Hawaiian Dictionary By Mary Kawena Pukui, Samuel H. Elbert
Makena. 1. Nvi. Mourning, wailing, lamentation; to wail, lament, weep for joy Nona kēia Makena e uwē ‘ia mai nei (This wailing that is being sobbed forth here is for him) 2. N. Calm, of sea, atmosphere. Cf. make dead.
Mākena. Vs. Many, numerous; often, much. Mākena wale ua moa (lots of chickens). Mākena kā ho’I ko’u hilahila iā’oe (how you humiliated me; you made me ashamed of you)
Makena Buchanan is a filmmaker and producer who can often be found in Central Texas or Southern California. Projects that Makena has helmed have received support from the Sundance Institute, Austin Film Society, and the Venice Biennale, works he's produced have played in festivals like SXSW, Rotterdam, Palm Springs, Maryland, Fantastic Fest, Sidewalk, Morelia, among others. Much like his interests, his filmography as a producer predominantly drifts toward two pretty specific pools: wacky genre pieces like Soft Matter and Slow Creep (Fantastic Fest 2017) and formally experimental non-fiction works like Las Nubes (IFFR 2018, Havana 2017) and Atmahaú Packmát (NYFF Artist Academy, Princess Grace Award). Makena is currently producing a feature documentary called El lugar de la memoria, his third collaboration with director Juan Pablo González. He’s also developing a body horror film Close to You as well as an occultist talk show with cinematographer and director Jim Hickcox.
Ma-kontext Buchanan Or The Short-Long Autobiography of Moviekena Buchanan
I was born in Austin Texas, in October of 1994 during the Cotton Bowl game where the Texas Longhorns beat the Oklahoma Sooners. I grew up in North West Houston where I spent my childhood riding bicycles, playing gamecube, and hot gluing my fingers together. I was fascinated by the handmade quality of claymation films like Wallace and Grommit and Robby the Reindeer. Armed with an Apple Macintosh and a very early digital camera I set out to make my own animations.
Years later I began to collaborate with my close friend Bryce Seifert. In 2008 Obama was elected president and Xyro Productions was founded. We made videos, parodies, reviews, special fx, you name it. With naiveté came blind production speed. This was our strength. We were 14 when we entered the 48-Hour Film Project, we were the youngest team to ever enter. That year we took home an audience award for a mock environmentalist documentary called Saving our Suburbs. We made music videos, corporate videos, screened a short at the NAB show in Las Vegas. These were formative years.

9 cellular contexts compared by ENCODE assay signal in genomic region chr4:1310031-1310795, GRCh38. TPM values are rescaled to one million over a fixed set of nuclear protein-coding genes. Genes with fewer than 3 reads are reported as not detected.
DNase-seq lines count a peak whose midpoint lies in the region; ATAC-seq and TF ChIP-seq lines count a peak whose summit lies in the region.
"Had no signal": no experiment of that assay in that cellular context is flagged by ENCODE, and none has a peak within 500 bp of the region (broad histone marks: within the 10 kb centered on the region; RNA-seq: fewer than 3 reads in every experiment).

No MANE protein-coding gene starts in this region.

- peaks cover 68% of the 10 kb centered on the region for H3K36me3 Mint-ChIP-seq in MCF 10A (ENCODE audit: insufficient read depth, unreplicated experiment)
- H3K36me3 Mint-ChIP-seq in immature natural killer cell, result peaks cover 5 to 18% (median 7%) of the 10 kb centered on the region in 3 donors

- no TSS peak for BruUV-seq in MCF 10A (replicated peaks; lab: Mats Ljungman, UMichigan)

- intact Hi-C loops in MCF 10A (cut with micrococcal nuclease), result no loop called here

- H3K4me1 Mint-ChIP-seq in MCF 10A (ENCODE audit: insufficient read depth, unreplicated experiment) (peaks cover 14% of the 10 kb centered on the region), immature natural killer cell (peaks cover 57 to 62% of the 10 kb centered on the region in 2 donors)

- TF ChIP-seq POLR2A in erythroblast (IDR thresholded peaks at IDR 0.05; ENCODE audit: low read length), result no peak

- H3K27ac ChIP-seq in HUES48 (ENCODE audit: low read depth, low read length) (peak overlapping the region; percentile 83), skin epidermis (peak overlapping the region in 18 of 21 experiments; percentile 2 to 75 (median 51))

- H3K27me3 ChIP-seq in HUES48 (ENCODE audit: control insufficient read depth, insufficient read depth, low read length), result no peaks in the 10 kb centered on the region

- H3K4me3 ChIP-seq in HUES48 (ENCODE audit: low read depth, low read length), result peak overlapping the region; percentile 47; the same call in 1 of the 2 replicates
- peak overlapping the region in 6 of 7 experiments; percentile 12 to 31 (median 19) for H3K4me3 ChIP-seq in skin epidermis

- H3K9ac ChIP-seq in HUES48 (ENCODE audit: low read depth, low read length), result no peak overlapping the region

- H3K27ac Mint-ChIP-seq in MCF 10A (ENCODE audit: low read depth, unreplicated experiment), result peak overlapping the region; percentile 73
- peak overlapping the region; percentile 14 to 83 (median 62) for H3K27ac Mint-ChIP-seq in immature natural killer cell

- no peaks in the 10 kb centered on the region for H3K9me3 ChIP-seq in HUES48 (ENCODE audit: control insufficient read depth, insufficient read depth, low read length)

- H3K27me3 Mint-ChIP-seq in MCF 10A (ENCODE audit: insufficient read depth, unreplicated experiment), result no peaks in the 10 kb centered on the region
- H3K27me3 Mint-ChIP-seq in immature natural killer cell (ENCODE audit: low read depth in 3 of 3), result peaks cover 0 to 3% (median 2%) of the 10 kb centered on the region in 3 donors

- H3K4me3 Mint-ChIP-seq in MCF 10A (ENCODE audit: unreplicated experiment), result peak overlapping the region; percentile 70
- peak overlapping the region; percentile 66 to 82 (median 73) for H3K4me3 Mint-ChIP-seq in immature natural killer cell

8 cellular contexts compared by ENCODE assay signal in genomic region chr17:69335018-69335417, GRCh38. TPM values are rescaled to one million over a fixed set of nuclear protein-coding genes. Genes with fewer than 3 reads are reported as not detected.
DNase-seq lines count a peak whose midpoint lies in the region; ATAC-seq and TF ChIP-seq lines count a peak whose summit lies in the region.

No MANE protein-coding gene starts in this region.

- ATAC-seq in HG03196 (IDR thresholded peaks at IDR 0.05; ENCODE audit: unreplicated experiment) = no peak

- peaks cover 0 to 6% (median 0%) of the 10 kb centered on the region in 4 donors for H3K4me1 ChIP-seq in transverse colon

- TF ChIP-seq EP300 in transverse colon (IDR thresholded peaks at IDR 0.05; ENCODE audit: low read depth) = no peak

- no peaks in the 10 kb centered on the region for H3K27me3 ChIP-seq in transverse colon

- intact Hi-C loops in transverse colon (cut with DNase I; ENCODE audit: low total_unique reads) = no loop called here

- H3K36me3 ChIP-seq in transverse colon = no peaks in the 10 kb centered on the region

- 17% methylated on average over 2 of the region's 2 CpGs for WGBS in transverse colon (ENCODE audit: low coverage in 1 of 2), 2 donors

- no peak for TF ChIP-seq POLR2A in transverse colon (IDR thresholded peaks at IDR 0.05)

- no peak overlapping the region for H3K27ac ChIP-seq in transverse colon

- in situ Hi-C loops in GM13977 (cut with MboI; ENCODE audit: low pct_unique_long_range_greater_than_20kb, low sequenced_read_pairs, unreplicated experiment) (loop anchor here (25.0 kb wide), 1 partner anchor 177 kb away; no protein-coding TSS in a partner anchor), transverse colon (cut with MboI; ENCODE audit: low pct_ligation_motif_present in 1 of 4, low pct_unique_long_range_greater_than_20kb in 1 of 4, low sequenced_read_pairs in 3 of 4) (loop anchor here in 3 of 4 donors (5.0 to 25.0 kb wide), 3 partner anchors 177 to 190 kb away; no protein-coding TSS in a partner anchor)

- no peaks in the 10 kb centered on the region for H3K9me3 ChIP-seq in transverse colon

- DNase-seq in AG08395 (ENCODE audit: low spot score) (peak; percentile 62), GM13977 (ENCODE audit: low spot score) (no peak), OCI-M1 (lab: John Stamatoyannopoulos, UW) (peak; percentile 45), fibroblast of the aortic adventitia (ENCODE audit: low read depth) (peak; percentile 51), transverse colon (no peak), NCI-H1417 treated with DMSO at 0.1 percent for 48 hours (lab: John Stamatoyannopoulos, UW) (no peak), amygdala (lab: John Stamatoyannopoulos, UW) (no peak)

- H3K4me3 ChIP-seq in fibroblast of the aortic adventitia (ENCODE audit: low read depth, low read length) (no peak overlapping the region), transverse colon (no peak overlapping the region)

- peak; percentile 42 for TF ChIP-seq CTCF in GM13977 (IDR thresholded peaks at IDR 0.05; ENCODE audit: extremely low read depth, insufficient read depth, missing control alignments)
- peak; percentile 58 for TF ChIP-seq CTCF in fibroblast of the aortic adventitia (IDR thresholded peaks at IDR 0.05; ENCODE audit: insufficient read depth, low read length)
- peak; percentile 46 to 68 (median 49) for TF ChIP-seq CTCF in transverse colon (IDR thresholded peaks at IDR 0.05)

In high-school I made a short film called Don’t Be Afraid Ashley, it played in the High-School shorts category at the 2013 SXSW Film Festival. Later that year I began attending the Radio, Television, and Film Program at the University of Texas at Austin. I began collaborating with other students, the first film I ever produced was a short called Slow Creep, I cherish that project and mark it as the birth of my lovefest with producing. At the expense of my school work and all personal relationships, I went on to produce several more films over the next few years. I had to leave a set (changing into robes as I drove) to graduate a year early in May 2016.
Many of the films I’ve produced deal with new perspectives about the Lone Star State. The state I was born and raised in. One explores a struggling immigrant family dealing with tragedy in south Austin, another looks at the legacy of an aging astronaut in central Texas, and yet another deals with border relations in the West Texas town of Presidio and it’s sister Ojinaga, MX.
I’m currently split between Austin / Los Angeles / Houston. I’m scraping by. I’m exploring. I’m making movies. Please come talk to me about anything:
CV available upon request.